The 848-page financial firewall

The second-biggest legislative battle of Obama’s term was fought over the sprawling Dodd-Frank Act. Consumers have more protection, yet the nation’s five largest banks are larger than ever, with assets equal to 56 percent of the U.S. economy.

By Sheelah Kolhatkar and Karen Weise

The Dodd-Frank Wall Street Reform and Consumer Protection Act, aimed at improving the stability of the financial system, became law on July 21, 2010. It’s worked, but it’s also left holes some argue have made the system more vulnerable. Too Big To Fail banks live on, potentially more threatening to the financial system than ever. “Banks are way larger now than they were going into the crisis,” says Cornelius Hurley, director of the Center for Finance, Law & Policy at Boston University. “Despite hundreds of pages of law and thousands of pages of regulations, the system itself is not any safer, to the extent that it’s at the mercy of six clearly too-big-to-fail banks.” Dodd-Frank is maddeningly complex, and many of the key rules haven’t even been finalized. On the positive side, regulators are more aware of the threat of systemic risk, consumers have an agency looking out for their interests, and banks are better capitalized and more limited in the risks they can take. Dodd-Frank is a step forward, not a giant leap. Says Michael Greenberger, a former director at the Commodity Futures Trading Commission: “The scheme may not be perfect, but there is a lot in there that ends irresponsible, undercapitalized bets.”

TOO BIG TO FAIL

TITLE I

SECTIONS 101 - 176

The Fed and a new body, the Financial Stability Oversight Council, now keep tabs on big banks and can force them to increase capital reserves.

page 48

EXAMINING COMPANIES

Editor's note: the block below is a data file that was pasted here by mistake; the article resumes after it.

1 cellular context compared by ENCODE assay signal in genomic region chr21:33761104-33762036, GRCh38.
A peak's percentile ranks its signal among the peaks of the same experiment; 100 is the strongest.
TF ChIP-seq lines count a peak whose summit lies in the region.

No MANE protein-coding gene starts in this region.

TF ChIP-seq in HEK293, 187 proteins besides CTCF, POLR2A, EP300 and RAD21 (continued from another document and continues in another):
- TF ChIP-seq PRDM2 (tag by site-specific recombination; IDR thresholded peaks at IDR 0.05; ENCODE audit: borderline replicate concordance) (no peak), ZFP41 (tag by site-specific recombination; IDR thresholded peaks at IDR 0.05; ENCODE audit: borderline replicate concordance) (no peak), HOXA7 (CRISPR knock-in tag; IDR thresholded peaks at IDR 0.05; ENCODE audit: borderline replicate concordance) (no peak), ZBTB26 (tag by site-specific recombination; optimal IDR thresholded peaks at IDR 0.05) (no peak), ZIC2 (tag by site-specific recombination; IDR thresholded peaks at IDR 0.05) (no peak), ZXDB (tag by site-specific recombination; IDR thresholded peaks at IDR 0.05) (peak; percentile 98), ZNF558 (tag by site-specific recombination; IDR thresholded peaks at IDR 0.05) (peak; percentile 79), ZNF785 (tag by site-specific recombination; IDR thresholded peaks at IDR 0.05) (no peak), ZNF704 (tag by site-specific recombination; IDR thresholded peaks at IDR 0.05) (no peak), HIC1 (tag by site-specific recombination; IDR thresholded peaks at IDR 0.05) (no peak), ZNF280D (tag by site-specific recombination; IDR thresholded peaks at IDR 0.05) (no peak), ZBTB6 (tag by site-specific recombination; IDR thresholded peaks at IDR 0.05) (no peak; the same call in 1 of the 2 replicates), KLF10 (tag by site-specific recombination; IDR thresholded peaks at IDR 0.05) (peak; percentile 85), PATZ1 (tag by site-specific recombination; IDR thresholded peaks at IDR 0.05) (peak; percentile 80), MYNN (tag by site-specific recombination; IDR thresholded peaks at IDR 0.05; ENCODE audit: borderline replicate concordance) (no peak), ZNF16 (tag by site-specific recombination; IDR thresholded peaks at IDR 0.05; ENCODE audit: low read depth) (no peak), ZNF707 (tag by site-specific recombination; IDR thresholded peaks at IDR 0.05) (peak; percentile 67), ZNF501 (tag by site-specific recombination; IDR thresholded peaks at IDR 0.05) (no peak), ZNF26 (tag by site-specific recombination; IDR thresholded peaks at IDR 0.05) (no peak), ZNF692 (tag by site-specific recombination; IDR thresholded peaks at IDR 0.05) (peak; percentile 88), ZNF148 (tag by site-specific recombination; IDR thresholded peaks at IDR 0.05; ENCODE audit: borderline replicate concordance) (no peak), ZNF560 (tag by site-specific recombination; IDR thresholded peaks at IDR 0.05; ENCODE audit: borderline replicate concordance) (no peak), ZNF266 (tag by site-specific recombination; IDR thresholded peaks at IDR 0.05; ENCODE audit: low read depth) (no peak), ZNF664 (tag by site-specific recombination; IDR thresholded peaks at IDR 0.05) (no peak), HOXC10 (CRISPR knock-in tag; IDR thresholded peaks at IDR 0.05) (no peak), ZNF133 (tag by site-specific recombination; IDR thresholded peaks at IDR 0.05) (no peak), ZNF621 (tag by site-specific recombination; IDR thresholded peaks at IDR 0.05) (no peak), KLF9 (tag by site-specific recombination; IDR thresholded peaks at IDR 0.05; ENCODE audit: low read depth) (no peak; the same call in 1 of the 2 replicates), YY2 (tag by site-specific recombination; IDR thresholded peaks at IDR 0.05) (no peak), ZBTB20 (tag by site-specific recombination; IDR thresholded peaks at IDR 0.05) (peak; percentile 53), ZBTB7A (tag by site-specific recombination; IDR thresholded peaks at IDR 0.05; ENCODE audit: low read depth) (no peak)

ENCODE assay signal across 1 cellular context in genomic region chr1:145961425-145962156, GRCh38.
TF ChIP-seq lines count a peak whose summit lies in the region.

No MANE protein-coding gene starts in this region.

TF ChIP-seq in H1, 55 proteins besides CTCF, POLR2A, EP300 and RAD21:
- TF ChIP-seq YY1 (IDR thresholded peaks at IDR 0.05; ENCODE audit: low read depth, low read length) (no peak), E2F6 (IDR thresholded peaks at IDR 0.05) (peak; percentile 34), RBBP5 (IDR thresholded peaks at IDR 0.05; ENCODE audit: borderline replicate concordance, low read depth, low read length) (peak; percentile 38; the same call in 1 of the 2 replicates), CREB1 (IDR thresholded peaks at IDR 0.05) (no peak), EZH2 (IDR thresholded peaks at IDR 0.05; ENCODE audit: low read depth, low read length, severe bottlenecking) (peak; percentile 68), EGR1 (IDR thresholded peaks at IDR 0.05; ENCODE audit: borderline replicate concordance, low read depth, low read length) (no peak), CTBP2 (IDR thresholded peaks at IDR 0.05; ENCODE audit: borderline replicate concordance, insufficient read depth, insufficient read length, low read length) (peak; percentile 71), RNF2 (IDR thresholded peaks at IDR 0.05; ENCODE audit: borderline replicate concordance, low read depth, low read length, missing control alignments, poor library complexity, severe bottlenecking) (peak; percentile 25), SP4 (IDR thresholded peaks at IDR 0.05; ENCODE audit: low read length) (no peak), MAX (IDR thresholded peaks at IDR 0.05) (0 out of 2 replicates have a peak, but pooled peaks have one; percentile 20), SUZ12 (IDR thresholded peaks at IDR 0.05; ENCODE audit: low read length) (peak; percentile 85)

The Fed will oversee large nonbank financial firms such as insurers and commodities brokers.

LIVING WILLS

TITLE II

SECTIONS 201 - 217

Big banks must have a plan for winding down should they fail. The nine largest banks submitted their first “living wills” in early July 2012.

page 145

OFFICE OF THRIFT SUPERVISION

This lax regulator of thrifts and holding companies like AIG was disbanded. Its duties are now split among other agencies.

page 195

HEDGE FUND REGISTRATION

Large hedge and private equity funds must detail their assets and trading strategies to the SEC.

page 205

INSURERS

The law created a federal overseer for insurance companies. It has no enforcement power and has been ignored.

THE VOLCKER RULE

TITLE VI

SECTION 619

This 12-page provision is perhaps the most controversial. Banks will no longer be allowed to make lucrative, speculative bets with their own money. What’s “speculative”? Washington and Wall Street are fighting that out.

DERIVATIVES

TITLES VII & VIII

SECTIONS 701 - 814

The rules that will force many derivatives to be traded more transparently via clearinghouses are still being written. Investors will have to post collateral to make sure they can live up to their end of the deal.

page 327

SWAPS

The biggest derivatives dealers will need to report their trades.

page 347

COMMODITIES BETS

The law curbs speculative trades on oil, gold, and 26 other commodities. A federal judge recently rejected the rule. The Commodity Futures Trading Commission plans to appeal.

page 492

FINGERPRINTS

Compliance officers at derivatives firms must be fingerprinted.

page 515

SKIN IN THE GAME

If banks make risky mortgages, they can no longer bundle them and sell them all off to investors. They must keep some on their books.

CONSUMER WATCHDOG

TITLE X

SECTIONS 1001 - 1100H

Dodd-Frank created the Consumer Financial Protection Bureau, which polices how financial firms market and sell student loans, mortgages, and checking accounts. Its first enforcement actions forced credit-card companies to pay at least $526 million in fines and refunds to customers.

page 605

CONSUMER COMPLAINTS

The Consumer Financial Protection Bureau created a public database where consumers can air their grievances against banks. It has received nearly 13,000 submissions.

page 693

SWIPE FEES The amount that banks can charge merchants for processing debit-card transactions is capped at an average of 12¢ per swipe.

XIV

MORTGAGES

TITLE XIV

SECTIONS 1400 - 1498

Regulators are drafting home mortgage rules that require more rigorous underwriting standards and higher down payments — and eliminate many penalties for refinancing or early repayment of loans.

page 767

MORTGAGE UNDERWRITING

Lenders will have to evaluate borrowers’ ability to repay mortgages before making loans. They did not have to do this before. Details have yet to be ironed out.

page 832

BAD DRYWALL

HUD must study the effect sulphurous Chinese drywall had on home values and foreclosures. It’s one of 87 studies required by the bill.

page 843

EXTRACTION INDUSTRY

Mining companies must reveal health and safety violations for every mine.

Page 848

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